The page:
There is a huge challenge which is particularly unique to IoT and that is the diversity of uses for the various technologies and the huge number of disparate industries they span. The car industry has its own standards bodies and has to carefully consider safety aspects, as does the healthcare industry. These industries and also the government regulatory bodies related to them all differ in their own ways. One unifying topic is security and it is now so critically important that we get it right across all industries. With every person in the world connected, the alternative of sitting back and hoping for the best is to risk the future of humanity.

Links to recommendations on IoT security

To pick some highlights – (full disclosure – I’m involved in the first two) the following bodies have created some excellent recommendations around IoT security and continue to do so:

IoT Security Foundation Best Practice Guidelines
GSMA IoT Security Guidelines
Industrial Internet Consortium 

The whole space is absolutely huge, but I should also mention the incredible work of the IETF (Internet Engineering Task Force) and 3GPP (the mobile standards body for 5G) to bring detailed bit-level standards to reality and ensure they are secure. Organisations like the NTIA (the US National Telecommunications and Information Administration), the DHS (US Department for Homeland Security) and AIOTI (The EU Alliance for Internet of Things Innovation) have all been doing a great job helping to drive leadership on different elements of th
ese topics.


I maintain a list of IoT security resources and recommendations on this post.

Improving Anti-Theft Measures for Mobile Devices

I’m pleased to say that the latest version of the GSMA SG.24 Anti-Theft Device Feature Requirements has been published. Many members of the Device Security Group I chair at the GSMA have been personally committed to trying to reduce the problem of mobile theft over many years. This represents just one small part of these continued efforts.

There is no magic solution to the problem of mobile theft as I’ve discussed many times (some listed below). The pragmatic approach we’ve taken is to openly discuss this work with all the interested parties including OS vendors such as Apple, Google and Microsoft as well as to reach out to Police and government particularly in the US and the UK where the subject has been of high interest. We’ve taken their feedback and incorporated it into the work. Everyone has a part to play in reducing theft of mobile devices, not least the owner of the device itself.

 

Some extra resources:

Some previous blogs on mobile theft:

Improving IoT Security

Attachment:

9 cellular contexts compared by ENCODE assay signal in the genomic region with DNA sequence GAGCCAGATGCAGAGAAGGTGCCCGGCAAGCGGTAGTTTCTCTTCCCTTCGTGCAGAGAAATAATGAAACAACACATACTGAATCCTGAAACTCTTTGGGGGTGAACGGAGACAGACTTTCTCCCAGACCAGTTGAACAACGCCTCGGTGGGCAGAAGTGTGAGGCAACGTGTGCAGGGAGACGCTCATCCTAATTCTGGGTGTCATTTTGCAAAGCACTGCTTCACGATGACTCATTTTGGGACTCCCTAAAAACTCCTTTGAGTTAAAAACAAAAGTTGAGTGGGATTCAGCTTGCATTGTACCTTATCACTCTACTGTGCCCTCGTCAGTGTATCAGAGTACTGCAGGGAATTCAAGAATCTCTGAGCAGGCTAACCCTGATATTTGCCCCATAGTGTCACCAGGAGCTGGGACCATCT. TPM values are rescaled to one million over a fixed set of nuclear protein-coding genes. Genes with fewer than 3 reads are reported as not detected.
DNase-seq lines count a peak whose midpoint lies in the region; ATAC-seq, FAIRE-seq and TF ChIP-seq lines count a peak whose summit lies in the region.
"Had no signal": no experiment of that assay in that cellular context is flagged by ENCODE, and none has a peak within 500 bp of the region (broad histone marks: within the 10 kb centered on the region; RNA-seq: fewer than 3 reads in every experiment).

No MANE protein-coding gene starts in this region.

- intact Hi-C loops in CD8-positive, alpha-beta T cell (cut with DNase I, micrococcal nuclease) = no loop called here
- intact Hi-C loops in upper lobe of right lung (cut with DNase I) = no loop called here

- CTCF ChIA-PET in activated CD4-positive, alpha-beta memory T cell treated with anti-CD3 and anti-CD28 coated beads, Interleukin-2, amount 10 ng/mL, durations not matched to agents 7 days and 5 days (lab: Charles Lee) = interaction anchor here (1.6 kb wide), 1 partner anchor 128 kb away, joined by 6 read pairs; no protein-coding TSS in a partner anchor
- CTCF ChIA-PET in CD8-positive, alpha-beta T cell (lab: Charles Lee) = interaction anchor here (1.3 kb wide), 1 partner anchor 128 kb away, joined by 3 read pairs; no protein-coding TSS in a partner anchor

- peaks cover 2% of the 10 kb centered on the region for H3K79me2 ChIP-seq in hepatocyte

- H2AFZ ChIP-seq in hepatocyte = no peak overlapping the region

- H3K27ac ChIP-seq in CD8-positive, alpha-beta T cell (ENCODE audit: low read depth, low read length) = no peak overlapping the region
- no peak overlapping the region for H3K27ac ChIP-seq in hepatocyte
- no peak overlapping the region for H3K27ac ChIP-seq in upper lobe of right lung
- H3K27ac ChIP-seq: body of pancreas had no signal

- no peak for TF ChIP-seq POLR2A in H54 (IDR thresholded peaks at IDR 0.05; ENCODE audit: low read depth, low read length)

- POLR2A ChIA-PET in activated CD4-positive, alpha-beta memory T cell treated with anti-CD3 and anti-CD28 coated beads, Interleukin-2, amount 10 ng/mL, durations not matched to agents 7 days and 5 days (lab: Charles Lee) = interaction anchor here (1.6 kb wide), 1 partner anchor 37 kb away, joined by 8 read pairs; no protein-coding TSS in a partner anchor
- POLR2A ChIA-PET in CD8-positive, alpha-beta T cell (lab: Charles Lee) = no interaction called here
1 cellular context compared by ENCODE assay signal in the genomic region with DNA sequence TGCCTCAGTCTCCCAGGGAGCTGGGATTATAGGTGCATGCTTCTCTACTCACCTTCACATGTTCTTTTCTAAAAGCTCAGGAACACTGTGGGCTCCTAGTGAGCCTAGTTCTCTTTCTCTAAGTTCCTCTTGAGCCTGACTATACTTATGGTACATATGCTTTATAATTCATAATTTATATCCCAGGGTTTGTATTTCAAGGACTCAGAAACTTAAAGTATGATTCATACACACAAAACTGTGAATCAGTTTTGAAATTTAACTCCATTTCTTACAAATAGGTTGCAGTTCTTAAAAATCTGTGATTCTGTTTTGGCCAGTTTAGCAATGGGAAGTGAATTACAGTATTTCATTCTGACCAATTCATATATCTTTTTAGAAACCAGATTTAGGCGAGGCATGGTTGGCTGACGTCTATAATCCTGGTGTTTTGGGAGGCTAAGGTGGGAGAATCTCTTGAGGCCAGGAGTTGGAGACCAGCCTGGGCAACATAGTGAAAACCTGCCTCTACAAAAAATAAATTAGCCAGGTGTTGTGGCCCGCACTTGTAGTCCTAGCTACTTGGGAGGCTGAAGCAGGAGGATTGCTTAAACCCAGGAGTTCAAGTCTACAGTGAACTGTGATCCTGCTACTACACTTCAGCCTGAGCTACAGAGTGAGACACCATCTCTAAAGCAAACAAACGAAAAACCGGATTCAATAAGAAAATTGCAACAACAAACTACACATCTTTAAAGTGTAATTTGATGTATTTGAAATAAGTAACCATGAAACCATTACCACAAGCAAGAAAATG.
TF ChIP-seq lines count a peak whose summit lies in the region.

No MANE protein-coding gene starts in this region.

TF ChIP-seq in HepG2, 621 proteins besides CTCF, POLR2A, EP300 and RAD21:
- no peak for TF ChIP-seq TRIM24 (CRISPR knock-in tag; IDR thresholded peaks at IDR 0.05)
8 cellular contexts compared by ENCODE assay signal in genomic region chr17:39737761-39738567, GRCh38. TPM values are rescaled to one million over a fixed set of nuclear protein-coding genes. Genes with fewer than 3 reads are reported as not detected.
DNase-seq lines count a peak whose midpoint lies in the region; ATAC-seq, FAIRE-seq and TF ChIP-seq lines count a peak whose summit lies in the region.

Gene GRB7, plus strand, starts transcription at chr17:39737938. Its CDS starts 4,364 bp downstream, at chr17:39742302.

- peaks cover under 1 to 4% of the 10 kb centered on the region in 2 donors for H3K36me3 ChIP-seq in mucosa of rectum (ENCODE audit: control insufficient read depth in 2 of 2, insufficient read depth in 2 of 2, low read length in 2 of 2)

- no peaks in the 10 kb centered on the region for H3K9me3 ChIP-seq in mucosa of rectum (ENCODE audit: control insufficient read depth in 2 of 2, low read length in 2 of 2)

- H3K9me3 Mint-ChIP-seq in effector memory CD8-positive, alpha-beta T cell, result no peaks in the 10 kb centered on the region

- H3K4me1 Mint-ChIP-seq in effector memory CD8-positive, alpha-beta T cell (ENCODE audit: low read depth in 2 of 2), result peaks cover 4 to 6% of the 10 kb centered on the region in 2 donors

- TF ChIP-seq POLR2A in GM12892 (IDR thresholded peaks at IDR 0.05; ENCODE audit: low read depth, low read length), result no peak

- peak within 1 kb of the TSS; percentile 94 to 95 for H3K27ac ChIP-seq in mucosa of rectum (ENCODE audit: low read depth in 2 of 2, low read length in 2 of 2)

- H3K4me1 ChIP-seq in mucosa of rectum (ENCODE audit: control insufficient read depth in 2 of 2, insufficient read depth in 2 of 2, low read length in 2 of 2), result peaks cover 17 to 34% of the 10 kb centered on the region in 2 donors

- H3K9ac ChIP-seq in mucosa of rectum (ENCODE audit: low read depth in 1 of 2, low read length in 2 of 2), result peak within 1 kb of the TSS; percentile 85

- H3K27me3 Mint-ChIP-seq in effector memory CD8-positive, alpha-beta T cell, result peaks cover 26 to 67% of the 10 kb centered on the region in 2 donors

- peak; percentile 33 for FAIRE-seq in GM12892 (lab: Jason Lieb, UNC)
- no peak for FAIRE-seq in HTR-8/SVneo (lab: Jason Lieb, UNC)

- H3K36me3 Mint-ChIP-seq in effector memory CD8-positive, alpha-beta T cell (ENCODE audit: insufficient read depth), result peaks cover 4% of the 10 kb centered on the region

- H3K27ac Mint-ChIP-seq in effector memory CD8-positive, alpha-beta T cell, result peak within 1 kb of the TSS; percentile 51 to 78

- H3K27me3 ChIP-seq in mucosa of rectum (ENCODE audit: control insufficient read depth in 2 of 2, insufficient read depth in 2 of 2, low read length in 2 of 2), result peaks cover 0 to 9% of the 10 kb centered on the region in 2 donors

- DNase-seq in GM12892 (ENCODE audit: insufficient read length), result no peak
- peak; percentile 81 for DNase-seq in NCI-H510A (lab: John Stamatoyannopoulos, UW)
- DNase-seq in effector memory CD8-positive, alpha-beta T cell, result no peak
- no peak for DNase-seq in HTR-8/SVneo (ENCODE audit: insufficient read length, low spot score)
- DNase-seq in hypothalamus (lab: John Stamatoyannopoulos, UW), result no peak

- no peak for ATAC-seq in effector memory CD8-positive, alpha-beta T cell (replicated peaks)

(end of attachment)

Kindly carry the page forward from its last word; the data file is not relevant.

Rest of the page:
I am involved in a few initiatives aimed at improving IoT security. My company wrote the original IoT security strategy for the GSMA and we have been involved ever since, culminating in the publication of a set of IoT Security Guidelines which can be used by device manufacturers through to solution providers and network operators. Here’s a short video featuring me and other industry security experts explaining what we’re doing.

There’s still a long way to go with IoT security and we’ve still got to change the “do nothing” or “it’s not our problem” mindset around big topics like safety when it comes to the cyber physical world. Each step we take along the road is one step closer to better security in IoT and these documents represent a huge leap forward.

Victim blaming when it comes to fraud

I was quoted today in a Guardian article after the Metropolitan Police Commissioner, Sir Bernard Hogan-Howe suggested that fraud victims should not be compensated by banks in cyber crime situations.

Image of what people are being conditioned to think a cyber criminal looks like! (Or perhaps I should have gone with hacker in hoodie?!)

His point is that people use weak passwords and don’t upgrade their systems so end up as easy pickings for online criminals. Whilst of course users need to take responsibility for their own actions (or inaction) it is nowhere near as simple as that, especially when it comes to things like deliberate social engineering of people and website insecurity.

My full quote was as follows: “I think the Met Chief’s comments are short-sighted. There are many reasons consumers are defrauded and a lot of those are not really things that they can control. To trivialise these to all being about user concerns misses the point. How does a consumer control the theft of their data from a website for example? We all have a role to play and a lot of work is underway in bodies like the worldwide web consortium (W3C) to reduce the use of passwords and to increase the use of hardware-backed security. The banks are doing a good job in a difficult environment but they are ultimately responsible for identifying and preventing fraud issues when they occur.”